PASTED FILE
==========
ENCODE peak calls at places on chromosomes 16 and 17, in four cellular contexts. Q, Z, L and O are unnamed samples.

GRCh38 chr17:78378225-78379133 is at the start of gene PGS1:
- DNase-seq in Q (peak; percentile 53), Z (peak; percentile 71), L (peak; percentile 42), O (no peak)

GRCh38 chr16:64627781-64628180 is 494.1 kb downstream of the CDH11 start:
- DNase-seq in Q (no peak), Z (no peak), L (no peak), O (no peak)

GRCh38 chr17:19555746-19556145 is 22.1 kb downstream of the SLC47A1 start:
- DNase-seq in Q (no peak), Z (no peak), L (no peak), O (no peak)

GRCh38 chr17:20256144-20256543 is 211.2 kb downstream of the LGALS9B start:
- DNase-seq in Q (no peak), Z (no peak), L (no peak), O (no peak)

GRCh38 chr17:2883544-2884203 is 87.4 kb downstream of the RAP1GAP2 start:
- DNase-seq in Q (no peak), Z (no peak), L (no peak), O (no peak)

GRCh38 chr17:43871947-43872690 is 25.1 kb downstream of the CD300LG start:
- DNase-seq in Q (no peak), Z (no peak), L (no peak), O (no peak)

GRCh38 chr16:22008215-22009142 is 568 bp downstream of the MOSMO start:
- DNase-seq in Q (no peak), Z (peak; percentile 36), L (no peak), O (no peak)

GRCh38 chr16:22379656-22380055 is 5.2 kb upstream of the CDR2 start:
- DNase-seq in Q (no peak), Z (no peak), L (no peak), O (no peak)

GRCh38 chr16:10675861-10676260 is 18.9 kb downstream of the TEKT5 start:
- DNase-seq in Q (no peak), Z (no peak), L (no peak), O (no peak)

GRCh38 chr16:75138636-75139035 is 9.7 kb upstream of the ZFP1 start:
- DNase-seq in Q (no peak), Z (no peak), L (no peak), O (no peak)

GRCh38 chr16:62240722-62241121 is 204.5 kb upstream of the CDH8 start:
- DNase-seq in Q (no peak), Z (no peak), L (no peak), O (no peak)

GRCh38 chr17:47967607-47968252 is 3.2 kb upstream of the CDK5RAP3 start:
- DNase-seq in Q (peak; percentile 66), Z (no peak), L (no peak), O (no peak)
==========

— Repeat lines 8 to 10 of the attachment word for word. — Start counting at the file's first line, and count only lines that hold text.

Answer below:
GRCh38 chr17:20256144-20256543 is 211.2 kb downstream of the LGALS9B start:
- DNase-seq in Q (no peak), Z (no peak), L (no peak), O (no peak)

GRCh38 chr17:2883544-2884203 is 87.4 kb downstream of the RAP1GAP2 start: